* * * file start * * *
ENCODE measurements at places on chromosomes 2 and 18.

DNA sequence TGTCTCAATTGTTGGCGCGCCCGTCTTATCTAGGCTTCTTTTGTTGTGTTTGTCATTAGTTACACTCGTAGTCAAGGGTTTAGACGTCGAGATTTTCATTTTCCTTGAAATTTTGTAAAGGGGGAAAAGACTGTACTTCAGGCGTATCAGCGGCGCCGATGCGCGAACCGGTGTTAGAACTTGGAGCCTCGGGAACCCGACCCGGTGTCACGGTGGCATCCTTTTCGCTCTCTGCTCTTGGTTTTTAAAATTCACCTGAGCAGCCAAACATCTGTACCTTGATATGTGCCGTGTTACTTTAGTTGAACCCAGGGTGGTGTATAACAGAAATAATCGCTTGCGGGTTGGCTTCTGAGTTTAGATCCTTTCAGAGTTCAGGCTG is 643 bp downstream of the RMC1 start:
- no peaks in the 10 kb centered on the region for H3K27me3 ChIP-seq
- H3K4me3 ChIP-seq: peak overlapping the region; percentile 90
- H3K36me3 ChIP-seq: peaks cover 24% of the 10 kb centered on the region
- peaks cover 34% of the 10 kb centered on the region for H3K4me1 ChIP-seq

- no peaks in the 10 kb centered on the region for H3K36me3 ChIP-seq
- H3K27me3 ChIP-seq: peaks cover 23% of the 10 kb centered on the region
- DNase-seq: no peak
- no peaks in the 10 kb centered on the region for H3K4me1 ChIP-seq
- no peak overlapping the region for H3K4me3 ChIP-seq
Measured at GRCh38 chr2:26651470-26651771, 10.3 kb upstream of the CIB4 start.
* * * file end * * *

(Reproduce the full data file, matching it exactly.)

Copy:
ENCODE measurements at places on chromosomes 2 and 18.

DNA sequence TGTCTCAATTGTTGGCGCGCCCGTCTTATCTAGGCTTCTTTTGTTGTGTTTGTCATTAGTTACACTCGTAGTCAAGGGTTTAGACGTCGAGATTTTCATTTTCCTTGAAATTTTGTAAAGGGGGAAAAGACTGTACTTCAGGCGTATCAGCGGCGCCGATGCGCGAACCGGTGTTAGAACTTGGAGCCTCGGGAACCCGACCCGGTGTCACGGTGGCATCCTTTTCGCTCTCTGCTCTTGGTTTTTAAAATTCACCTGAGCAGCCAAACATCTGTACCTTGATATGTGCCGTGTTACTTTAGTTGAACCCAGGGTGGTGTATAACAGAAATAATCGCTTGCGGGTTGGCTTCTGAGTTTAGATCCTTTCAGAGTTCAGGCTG is 643 bp downstream of the RMC1 start:
- no peaks in the 10 kb centered on the region for H3K27me3 ChIP-seq
- H3K4me3 ChIP-seq: peak overlapping the region; percentile 90
- H3K36me3 ChIP-seq: peaks cover 24% of the 10 kb centered on the region
- peaks cover 34% of the 10 kb centered on the region for H3K4me1 ChIP-seq

- no peaks in the 10 kb centered on the region for H3K36me3 ChIP-seq
- H3K27me3 ChIP-seq: peaks cover 23% of the 10 kb centered on the region
- DNase-seq: no peak
- no peaks in the 10 kb centered on the region for H3K4me1 ChIP-seq
- no peak overlapping the region for H3K4me3 ChIP-seq
Measured at GRCh38 chr2:26651470-26651771, 10.3 kb upstream of the CIB4 start.